Coach of the year: Hall-Southington ice hockey coach is an inspiration to players, fans

It’s no surprise to Hall-Southington fans, but Brian Cannon was named as the Division III coach of the year by the CIAC. Cannon, above center, coaches the Warrior-Knights during the 2017 championship game. (Photo by John Goralski)

Since last summer, it has been a hard-fought journey for Brian Cannon.  After being diagnosed with cancer last summer and losing a leg in the process, most would have not even considered returning to coaching hockey.  But there Cannon was, fully healthy, on the bench with Hall-Southington on Dec. 16 as they opened their season.

Despite a 3-2 overtime loss in the season opener, Cannon was visibly happy to be back out on the ice, and the Warrior Knights’ season only took off from there.  After their first loss, they went 10-2 in their next 12 games.

Hall-Southington finished 13-7 on the season, a complete turnaround from a season ago when the team went 5-13-2.  That record was good enough for the No. 3 seed in the Division III state tournament.  The Warrior Knights also finished runner-up in the Central Connecticut Conference south division tournament.

Shortly before the regular season ended, Cannon was announced as the Division III Coach of the Year by Connecticut High School Hockey.

Brian Cannon

“It was a very nice acknowledgement,” Cannon said.  “That award is for my other coaches, Colin and Mike, as much as it is for me.  A lot of credit goes to them for what they do.  We were a very good team this year and I think this award shows we were recognized for that.”


Cannon has coach Hall-Southington for 10 seasons, where he has compiled a 100-97-12 record in the regular season, including just four seasons with a record under a .500 winning percentage. He led the Warrior Knights to the Division III state finals in 2017, when they were taken down by Woodstock Academy.

West Hartford public schools’ athletic director, Jason Siegal, said that Cannon brought his high energy and optimism from his time battling cancer to the Warrior Knights this season, which was a reason for their success.

“I thankfully inherited Brian when I came into this position and ever since I have been here, he has been a staple of positivity and perseverance,” Siegal said.  “The way he approached his diagnosis, his attitude the whole time was fantastic.  The kids embraced that positivity which led to their success on the ice this year.  I don’t know if many people would have come back to coaching from what he experienced, but hockey people are tough individuals, so I am not totally surprised.  That has earned the respect of the hockey community.  This was a well-deserved award.”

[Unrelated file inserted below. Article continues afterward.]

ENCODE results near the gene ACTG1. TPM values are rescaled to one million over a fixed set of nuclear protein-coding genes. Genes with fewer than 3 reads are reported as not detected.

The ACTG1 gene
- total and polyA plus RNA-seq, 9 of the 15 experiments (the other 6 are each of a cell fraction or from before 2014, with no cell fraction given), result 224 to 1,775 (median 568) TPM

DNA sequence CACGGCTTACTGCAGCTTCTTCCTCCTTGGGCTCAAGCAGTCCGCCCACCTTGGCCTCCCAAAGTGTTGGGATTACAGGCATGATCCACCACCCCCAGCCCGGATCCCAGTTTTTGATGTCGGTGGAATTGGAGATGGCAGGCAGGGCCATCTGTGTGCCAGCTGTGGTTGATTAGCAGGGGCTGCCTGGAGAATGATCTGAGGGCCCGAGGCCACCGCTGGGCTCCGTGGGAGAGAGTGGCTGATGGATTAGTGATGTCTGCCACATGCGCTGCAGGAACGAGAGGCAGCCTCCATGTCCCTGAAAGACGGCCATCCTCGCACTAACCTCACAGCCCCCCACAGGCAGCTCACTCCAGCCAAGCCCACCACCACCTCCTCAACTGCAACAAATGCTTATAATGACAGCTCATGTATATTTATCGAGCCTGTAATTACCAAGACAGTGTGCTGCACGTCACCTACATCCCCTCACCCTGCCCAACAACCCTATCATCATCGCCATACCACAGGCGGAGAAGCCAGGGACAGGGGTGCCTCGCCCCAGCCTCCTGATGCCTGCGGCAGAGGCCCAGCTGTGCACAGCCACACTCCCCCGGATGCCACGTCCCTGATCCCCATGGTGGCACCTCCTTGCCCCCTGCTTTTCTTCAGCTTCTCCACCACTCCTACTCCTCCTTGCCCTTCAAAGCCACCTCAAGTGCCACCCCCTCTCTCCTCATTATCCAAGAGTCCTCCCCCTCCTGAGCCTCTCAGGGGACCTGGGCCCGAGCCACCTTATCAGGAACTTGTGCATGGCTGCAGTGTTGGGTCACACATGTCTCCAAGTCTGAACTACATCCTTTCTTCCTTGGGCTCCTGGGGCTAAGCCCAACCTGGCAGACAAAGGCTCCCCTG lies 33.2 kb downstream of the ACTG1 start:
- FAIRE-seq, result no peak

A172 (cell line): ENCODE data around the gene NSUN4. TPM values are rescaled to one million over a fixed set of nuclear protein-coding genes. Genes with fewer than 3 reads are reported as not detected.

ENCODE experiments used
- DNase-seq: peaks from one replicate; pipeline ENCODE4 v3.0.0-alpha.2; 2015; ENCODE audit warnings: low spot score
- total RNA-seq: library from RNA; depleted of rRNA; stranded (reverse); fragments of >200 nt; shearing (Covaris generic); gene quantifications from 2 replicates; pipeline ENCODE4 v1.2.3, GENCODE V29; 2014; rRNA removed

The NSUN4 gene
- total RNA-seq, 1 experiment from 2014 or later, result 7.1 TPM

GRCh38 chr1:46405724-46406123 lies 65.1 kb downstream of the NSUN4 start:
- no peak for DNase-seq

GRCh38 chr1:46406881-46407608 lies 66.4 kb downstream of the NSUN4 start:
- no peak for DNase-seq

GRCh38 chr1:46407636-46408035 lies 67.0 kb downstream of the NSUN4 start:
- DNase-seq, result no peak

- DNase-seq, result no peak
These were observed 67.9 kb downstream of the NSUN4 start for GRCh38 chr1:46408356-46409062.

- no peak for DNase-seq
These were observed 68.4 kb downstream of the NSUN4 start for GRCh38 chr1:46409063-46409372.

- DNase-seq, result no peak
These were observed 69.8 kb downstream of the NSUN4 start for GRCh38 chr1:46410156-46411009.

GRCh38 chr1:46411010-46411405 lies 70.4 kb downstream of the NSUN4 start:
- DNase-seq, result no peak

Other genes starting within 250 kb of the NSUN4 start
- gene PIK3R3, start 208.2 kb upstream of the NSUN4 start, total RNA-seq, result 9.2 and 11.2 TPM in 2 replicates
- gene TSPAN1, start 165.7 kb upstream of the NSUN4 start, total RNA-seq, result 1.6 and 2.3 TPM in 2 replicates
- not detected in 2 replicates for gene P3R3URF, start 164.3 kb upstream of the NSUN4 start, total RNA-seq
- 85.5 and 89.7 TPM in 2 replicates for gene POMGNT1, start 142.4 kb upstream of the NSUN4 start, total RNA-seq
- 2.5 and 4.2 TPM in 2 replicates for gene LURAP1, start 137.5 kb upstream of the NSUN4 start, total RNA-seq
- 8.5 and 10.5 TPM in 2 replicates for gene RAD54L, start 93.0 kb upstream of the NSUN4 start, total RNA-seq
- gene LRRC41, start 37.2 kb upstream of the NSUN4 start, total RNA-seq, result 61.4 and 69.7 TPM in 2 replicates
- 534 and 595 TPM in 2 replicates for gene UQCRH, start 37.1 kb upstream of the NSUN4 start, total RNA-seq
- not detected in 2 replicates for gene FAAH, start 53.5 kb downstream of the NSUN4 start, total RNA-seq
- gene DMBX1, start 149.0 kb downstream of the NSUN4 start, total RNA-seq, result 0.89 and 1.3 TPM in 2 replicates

“Coach Cannon richly deserves this Division III coach of the year recognition presented to him by his coaching colleagues,” added Southington athletic director, Steve Risser.  “The example he set for his Warrior Knights players in persevering in this most challenging of personal circumstances this season is beyond extraordinary.  Both Hall and Southington High School are indebted to Brian for the courage he displayed and the commitment he provided to our student athletes.”

Cannon and Hall-Southington won their first round matchup over Staples in the first round of the Division III tournament.  However, they found out 12 hours later that the CIAC had cancelled all remaining winter events.  Several Warrior Knights were initially upset, and some even voiced their opinions during the student-organized protest at CIAC headquarters the day after the announcement to cancel winter sports.

Siegal said that Brian’s story was not only an inspiration during the season, but a story for emotional times like his players possibly playing in their final game.

“Brian is a prime example of when life throws you a curveball, you got to keep moving forward,” Siegal said.  “I have no doubt that message was relayed to the kids.”

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